University Expands Title IX Office to Focus on Prevention and Support

Feb 03, 2021

Despite procedural changes to Title IX at the federal level in 2020, Humboldt State University has expanded services to provide support and resources to survivors of sexual violence.

Despite procedural changes to Title IX at the federal level in 2020, Humboldt State University has expanded services to provide support and resources to survivors of sexual violence.

Last year, HSU’s Title IX & Discrimination, Harassment, and Retaliation Prevention office (DHR) tripled its capacity by adding two full-time staff members, reaffirming the University’s commitment to providing support and resources to survivors of sexual violence. The office has also launched a renewed focus on reducing classroom bias experienced by transgender and gender non-conforming students, increasing support for pregnant and parenting students, and educating the HSU community through outreach.

Title IX Coordinator David Hickcox explains that the Department of Education amended Title IX, first signed into law in 1972, last summer. The jurisdictional changes enacted under the Trump administration, which narrowed the definition of sexual harassment, sowed confusion and alarm across college campuses nationwide. But Hickcox stresses that the clunky legal language, while difficult to understand, primarily changed Title IX reporting requirements and hearing processes, not the University’s purview to investigate claims that happen off campus.

HSU is committed to providing resources to students who report sexual misconduct,” says Hickcox. “We thoroughly investigate any and all reports, both on and off campus.”

The Title IX/DHR office acts as an objective agency while conducting a thorough and confidential investigation into reports of sexual misconduct.

If a case does not fall under the new Title IX regulations, due to the location (off campus) or the type of alleged harm, Hickcox explains that it will still be investigated under the Sexual Misconduct and Discrimination, Harassment, and Retaliation executive order.

HSU’s ability and commitment to providing campus accommodations, such as crisis services, has remained the same for all students,” says Hickcox.

While the federal government narrowed the scope of qualifications for a Title IX case, California State University took additional measures to ensure that sexual misconduct cases outside the Title IX purview now fall under DHR.

“The level of service and advocacy we provide to students has actually increased in the past year,” says Hickcox, who is also the DHR Prevention Administrator.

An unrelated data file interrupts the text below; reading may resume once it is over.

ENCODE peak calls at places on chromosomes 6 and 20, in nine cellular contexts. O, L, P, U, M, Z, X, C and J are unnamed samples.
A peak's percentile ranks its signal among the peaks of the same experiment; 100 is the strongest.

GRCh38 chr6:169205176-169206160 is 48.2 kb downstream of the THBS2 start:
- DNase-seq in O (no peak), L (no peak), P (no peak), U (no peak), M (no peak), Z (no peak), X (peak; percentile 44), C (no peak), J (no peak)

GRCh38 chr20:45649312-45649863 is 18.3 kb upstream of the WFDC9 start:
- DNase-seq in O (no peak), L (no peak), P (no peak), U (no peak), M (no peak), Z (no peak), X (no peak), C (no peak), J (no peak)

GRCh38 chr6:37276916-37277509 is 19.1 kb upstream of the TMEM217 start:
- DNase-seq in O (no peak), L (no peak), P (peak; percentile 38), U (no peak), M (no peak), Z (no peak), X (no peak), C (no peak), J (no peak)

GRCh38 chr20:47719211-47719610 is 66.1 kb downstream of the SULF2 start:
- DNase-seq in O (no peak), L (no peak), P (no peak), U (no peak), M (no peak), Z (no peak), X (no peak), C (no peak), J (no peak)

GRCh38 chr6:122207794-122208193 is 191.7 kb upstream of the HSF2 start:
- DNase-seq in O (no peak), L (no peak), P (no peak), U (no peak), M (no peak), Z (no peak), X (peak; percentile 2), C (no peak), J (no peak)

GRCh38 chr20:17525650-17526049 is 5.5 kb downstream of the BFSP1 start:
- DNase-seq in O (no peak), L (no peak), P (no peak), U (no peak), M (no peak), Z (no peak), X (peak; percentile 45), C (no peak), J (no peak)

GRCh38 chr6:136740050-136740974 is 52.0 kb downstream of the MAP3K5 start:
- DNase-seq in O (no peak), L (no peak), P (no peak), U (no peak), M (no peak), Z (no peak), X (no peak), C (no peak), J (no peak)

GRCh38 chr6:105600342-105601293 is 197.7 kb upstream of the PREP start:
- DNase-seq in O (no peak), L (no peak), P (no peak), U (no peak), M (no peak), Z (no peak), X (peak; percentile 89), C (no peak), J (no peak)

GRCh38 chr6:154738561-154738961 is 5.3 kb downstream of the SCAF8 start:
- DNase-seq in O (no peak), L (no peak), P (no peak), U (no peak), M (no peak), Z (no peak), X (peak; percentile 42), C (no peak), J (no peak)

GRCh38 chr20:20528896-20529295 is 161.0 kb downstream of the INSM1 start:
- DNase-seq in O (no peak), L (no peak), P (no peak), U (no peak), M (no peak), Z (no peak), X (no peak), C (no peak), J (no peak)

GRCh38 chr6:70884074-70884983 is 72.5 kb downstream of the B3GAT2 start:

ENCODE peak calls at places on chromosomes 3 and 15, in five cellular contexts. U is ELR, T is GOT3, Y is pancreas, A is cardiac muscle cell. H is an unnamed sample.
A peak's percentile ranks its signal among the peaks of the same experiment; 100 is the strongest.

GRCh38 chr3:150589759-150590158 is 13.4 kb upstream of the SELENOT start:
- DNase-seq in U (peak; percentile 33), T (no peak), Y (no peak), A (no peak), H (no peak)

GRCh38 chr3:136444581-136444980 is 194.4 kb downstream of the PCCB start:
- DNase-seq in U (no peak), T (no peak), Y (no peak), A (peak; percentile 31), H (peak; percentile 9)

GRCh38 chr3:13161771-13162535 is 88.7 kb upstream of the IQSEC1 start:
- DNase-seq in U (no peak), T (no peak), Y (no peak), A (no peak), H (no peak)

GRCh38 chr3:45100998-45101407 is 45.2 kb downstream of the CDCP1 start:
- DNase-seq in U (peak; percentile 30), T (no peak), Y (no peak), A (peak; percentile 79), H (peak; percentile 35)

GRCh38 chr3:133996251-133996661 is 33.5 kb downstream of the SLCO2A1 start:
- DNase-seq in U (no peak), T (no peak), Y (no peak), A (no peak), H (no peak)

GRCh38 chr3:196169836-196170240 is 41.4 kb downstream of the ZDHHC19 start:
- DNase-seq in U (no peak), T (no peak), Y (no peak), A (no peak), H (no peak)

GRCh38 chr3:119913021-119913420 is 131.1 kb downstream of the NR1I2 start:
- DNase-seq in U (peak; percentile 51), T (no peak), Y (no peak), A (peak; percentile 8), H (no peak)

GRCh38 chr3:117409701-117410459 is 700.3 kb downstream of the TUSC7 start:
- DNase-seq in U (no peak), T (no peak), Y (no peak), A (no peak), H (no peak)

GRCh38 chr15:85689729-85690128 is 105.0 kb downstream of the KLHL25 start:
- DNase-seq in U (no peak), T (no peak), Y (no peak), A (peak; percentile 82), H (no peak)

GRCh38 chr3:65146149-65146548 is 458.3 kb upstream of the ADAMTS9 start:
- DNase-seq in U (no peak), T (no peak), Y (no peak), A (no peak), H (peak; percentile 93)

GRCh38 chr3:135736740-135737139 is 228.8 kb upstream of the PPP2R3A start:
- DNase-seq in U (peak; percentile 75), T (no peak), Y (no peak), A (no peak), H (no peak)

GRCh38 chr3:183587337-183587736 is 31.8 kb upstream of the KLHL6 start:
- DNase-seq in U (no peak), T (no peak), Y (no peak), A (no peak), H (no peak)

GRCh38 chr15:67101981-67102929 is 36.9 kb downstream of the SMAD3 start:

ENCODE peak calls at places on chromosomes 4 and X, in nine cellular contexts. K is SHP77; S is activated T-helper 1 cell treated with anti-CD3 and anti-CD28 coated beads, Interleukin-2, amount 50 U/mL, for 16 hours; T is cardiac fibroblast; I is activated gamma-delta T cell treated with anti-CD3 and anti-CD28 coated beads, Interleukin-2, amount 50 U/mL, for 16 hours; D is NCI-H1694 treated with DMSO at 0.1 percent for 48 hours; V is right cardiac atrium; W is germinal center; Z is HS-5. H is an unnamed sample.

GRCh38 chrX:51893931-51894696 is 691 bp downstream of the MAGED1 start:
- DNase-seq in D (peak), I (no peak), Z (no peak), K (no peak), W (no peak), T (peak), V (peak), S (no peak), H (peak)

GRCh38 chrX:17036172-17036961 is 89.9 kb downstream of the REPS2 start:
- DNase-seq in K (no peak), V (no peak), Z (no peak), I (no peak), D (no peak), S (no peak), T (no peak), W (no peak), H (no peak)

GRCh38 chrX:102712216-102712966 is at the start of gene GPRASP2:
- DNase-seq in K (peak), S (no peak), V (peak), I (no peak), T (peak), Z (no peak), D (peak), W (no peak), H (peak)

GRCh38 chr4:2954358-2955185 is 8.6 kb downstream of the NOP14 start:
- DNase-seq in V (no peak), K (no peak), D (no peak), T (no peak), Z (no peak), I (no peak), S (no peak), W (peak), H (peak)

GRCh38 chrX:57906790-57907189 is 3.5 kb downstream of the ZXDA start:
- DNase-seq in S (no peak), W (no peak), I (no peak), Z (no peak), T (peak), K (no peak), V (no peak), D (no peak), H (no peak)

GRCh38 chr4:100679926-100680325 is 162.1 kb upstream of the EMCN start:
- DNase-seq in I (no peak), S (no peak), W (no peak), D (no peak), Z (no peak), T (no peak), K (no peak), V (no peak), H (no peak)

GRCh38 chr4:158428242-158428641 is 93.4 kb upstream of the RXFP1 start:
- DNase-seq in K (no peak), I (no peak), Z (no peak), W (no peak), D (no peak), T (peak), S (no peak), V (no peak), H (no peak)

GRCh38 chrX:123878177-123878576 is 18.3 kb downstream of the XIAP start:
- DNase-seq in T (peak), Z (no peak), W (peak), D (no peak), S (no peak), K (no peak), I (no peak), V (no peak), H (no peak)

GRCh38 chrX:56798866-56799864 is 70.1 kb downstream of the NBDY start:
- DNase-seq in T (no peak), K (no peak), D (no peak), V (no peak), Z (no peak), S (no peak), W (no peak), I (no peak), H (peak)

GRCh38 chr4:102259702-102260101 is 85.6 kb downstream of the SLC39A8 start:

After an internal audit and review in 2020, the CSU Chancellor’s Office found that HSU’s Title IX office was meeting state and federal compliance. But in order to launch a proactive, prevention-focused effort on campus, HSU added investigator Allan Ford and program analyst Nicki Viso to the campus Title IX/DHR team last year.

In addition to allocating more resources to preventing sexual misconduct and gender bias at HSU, the Title IX/DHR staff continues to work with trained community partners. The office contracts with North Coast Rape Crisis to provide 24-hour crisis services and collaborates closely with Campus Advocate Team and CHECK-IT, a student-led sexual violence bystander intervention program. Another key partner is the Sexual Assault Prevention Committee, which is a collaboration of students, faculty, and staff to develop policies that prevent sexualized violence.

Hickcox explains that in 90% of all cases, campus partners and advocates provide the mentorship necessary to resolve an issue.

“This is important for students to understand because we don’t want students to be fearful of the reporting process,” says Hickcox. “Due process is a good thing for everyone involved.”

This Spring, the Title IX/DHR office is also focused on assessing students needs around gender discrimination issues and will play a larger role in educating University staff and faculty about misgendering, which can do harm to transgender and gender non-conforming students.

“Overall, we want students to know that we’re here for them,” says Hickcox. “If you experience unwelcome conduct, treatment, or any form of harassment, report it, and the University will respond immediately and effectively.”

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